Wednesday, June 22, 2011

Coming into her own

Mistborn: The Final EmpireHaving just turned twenty, I felt a bit unnerved at the prospect of the "teen" section of the library not having anything useful for me. (This awkward feeling perhaps deserves a post of its own.) Fortunately, I remembered that Brandon Sanderson (who took over the Wheel of Time from Robert Jordan) had some original works of his own. Which brought me to Mistborn: The Final Empire.

The first in an eponymous trilogy, Mistborn (aka The Final Empire--the trilogy is a result of a merger of two quite different works with those titles) begins on a slave plantation that's suddenly upset by the arrival of Kelsier, an indignant magician. The setting quickly jumps to Luthadel, capital city of the Final Empire, where the nonchalant Kelsier begins organizing a team of criminals with different magical skills to assemble an army that can overthrow the empire. Adding further complexity, Kelsier offhandedly mentions his plans to assassinate the thousand-year-old Lord Ruler, and each chapter begins with an epigram from the thoughts of the unknown, but apparently important, "Hero of Ages."

Part of the pleasure of the book, then, is realizing that the main character is arguably Vin, a girl from the underworld who Kelsier recognizes as a fellow magician. Vin, with the readers, discovers the laws of magic, or "Allomancy." Allomancers need to literally eat metal (as dissolved in water, which is not written to be as gross as it sounds) before they can call on it and exploit its powers. Vin and Kelsier, as "Mistborns," are not limited to the use of one metal. Instead, they can call upon eight ten eleven all types of powers, each with an associated metal. The necessary info-dump is not particularly overwhelming--one of the benefits of putting so many scenes in Vin's point of view is that we have a reason to sit through it and learn with her. Sanderson also includes a short appendix explaining different types of magic at work here. As he writes in an annotation on his blog (this particular page has no real spoilers for the book but other annotations do):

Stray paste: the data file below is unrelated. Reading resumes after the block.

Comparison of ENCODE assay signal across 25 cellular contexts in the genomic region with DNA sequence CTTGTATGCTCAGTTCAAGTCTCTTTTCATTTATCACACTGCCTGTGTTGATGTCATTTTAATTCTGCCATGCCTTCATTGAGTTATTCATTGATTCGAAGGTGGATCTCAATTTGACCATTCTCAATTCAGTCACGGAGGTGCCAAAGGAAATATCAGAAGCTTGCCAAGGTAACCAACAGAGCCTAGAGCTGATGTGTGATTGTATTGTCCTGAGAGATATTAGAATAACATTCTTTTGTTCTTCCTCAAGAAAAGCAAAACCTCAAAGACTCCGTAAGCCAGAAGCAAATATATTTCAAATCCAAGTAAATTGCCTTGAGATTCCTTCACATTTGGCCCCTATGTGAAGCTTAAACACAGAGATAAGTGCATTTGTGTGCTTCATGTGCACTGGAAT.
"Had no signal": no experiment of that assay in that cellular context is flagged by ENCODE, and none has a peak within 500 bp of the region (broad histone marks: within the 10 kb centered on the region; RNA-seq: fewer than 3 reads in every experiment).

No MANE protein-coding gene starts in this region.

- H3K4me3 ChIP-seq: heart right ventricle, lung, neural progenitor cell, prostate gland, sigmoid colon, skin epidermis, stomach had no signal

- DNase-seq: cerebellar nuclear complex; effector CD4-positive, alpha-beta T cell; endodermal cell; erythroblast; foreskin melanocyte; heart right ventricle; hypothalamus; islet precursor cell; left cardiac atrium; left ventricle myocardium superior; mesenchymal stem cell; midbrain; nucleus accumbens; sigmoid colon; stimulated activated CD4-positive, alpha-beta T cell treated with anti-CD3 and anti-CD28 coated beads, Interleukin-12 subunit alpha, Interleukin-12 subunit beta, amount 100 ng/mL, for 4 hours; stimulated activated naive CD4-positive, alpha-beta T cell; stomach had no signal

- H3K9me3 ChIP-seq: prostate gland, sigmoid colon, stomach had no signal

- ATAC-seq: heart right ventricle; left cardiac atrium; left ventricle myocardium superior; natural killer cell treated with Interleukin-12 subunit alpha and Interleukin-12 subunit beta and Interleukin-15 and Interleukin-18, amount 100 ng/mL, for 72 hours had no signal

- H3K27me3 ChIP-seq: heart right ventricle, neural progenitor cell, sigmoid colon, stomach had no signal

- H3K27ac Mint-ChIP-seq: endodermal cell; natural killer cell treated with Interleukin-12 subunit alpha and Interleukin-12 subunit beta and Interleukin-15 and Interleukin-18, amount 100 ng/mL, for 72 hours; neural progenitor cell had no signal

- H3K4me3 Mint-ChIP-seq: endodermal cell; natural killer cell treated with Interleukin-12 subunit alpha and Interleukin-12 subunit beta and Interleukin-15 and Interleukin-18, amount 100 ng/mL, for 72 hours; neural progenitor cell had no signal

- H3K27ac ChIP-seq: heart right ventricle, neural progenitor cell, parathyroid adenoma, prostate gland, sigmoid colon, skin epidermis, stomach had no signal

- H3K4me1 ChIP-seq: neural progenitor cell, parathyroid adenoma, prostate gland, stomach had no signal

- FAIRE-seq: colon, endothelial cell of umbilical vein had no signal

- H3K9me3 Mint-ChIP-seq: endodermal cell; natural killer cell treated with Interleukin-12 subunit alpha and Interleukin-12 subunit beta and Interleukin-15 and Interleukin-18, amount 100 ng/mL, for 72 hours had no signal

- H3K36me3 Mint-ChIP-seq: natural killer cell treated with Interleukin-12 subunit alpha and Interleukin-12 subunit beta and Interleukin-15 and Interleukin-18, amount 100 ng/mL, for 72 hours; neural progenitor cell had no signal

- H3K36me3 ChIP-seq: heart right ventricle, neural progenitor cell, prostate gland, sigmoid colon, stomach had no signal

"There are people who will pick up a book and check to see if it has a map and appendix—and if it has both, they're more likely to read it. (I was actually one of these when I was younger.) I guess the philosophy here, if I analyze my teenage self, was that if an author put so much work into a book—and if the book was so complex—that there had to be an appendix, then that was a book I wanted to read.

Others have the opposite reaction, I've come to learn. I've met people who think that this sort of thing in the back of a book indicates that the author is sloppy, and can't tell a tight story. Or, that the story is going to be too complicated to enjoy."

I think this is a pretty accurate breakdown! My sympathies are a little closer to the latter camp, but I often do appreciate these resources when present. In Mistborn's case, however, they were not very in-depth.

The annotations are overall an enjoyable addition to the work. I wish that the spoilered content labeled what it was spoilering (something later in the section? the book? the trilogy?)...but perhaps that's just a sign of how impatient I am to find copies of 2 and 3.

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